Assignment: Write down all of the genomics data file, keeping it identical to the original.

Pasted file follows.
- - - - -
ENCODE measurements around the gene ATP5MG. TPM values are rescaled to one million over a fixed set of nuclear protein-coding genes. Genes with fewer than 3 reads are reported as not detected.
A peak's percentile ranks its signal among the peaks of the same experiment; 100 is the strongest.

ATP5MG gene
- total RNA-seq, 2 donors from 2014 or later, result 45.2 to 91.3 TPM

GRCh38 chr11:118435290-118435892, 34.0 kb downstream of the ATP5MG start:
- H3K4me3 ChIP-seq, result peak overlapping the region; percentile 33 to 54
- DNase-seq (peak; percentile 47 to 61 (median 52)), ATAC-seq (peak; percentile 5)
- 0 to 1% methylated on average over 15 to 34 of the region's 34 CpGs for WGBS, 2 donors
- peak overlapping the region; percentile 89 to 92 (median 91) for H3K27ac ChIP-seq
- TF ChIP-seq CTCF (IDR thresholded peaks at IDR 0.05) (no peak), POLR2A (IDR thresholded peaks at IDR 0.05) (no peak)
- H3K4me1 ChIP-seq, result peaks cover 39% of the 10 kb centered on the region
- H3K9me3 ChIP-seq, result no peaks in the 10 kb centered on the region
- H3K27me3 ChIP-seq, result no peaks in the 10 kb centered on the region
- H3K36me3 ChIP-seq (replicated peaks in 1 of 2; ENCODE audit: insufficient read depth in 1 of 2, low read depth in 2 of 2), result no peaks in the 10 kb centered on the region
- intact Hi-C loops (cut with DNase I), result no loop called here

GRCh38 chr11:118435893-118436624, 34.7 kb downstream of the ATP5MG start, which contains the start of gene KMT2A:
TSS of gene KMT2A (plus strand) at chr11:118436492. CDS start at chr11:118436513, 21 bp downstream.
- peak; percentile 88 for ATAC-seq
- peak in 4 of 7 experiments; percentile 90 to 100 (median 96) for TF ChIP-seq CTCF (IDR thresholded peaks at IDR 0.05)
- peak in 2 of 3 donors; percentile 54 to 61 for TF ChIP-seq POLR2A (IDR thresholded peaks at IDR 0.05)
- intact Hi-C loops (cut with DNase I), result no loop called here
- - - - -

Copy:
ENCODE measurements around the gene ATP5MG. TPM values are rescaled to one million over a fixed set of nuclear protein-coding genes. Genes with fewer than 3 reads are reported as not detected.
A peak's percentile ranks its signal among the peaks of the same experiment; 100 is the strongest.

ATP5MG gene
- total RNA-seq, 2 donors from 2014 or later, result 45.2 to 91.3 TPM

GRCh38 chr11:118435290-118435892, 34.0 kb downstream of the ATP5MG start:
- H3K4me3 ChIP-seq, result peak overlapping the region; percentile 33 to 54
- DNase-seq (peak; percentile 47 to 61 (median 52)), ATAC-seq (peak; percentile 5)
- 0 to 1% methylated on average over 15 to 34 of the region's 34 CpGs for WGBS, 2 donors
- peak overlapping the region; percentile 89 to 92 (median 91) for H3K27ac ChIP-seq
- TF ChIP-seq CTCF (IDR thresholded peaks at IDR 0.05) (no peak), POLR2A (IDR thresholded peaks at IDR 0.05) (no peak)
- H3K4me1 ChIP-seq, result peaks cover 39% of the 10 kb centered on the region
- H3K9me3 ChIP-seq, result no peaks in the 10 kb centered on the region
- H3K27me3 ChIP-seq, result no peaks in the 10 kb centered on the region
- H3K36me3 ChIP-seq (replicated peaks in 1 of 2; ENCODE audit: insufficient read depth in 1 of 2, low read depth in 2 of 2), result no peaks in the 10 kb centered on the region
- intact Hi-C loops (cut with DNase I), result no loop called here

GRCh38 chr11:118435893-118436624, 34.7 kb downstream of the ATP5MG start, which contains the start of gene KMT2A:
TSS of gene KMT2A (plus strand) at chr11:118436492. CDS start at chr11:118436513, 21 bp downstream.
- peak; percentile 88 for ATAC-seq
- peak in 4 of 7 experiments; percentile 90 to 100 (median 96) for TF ChIP-seq CTCF (IDR thresholded peaks at IDR 0.05)
- peak in 2 of 3 donors; percentile 54 to 61 for TF ChIP-seq POLR2A (IDR thresholded peaks at IDR 0.05)
- intact Hi-C loops (cut with DNase I), result no loop called here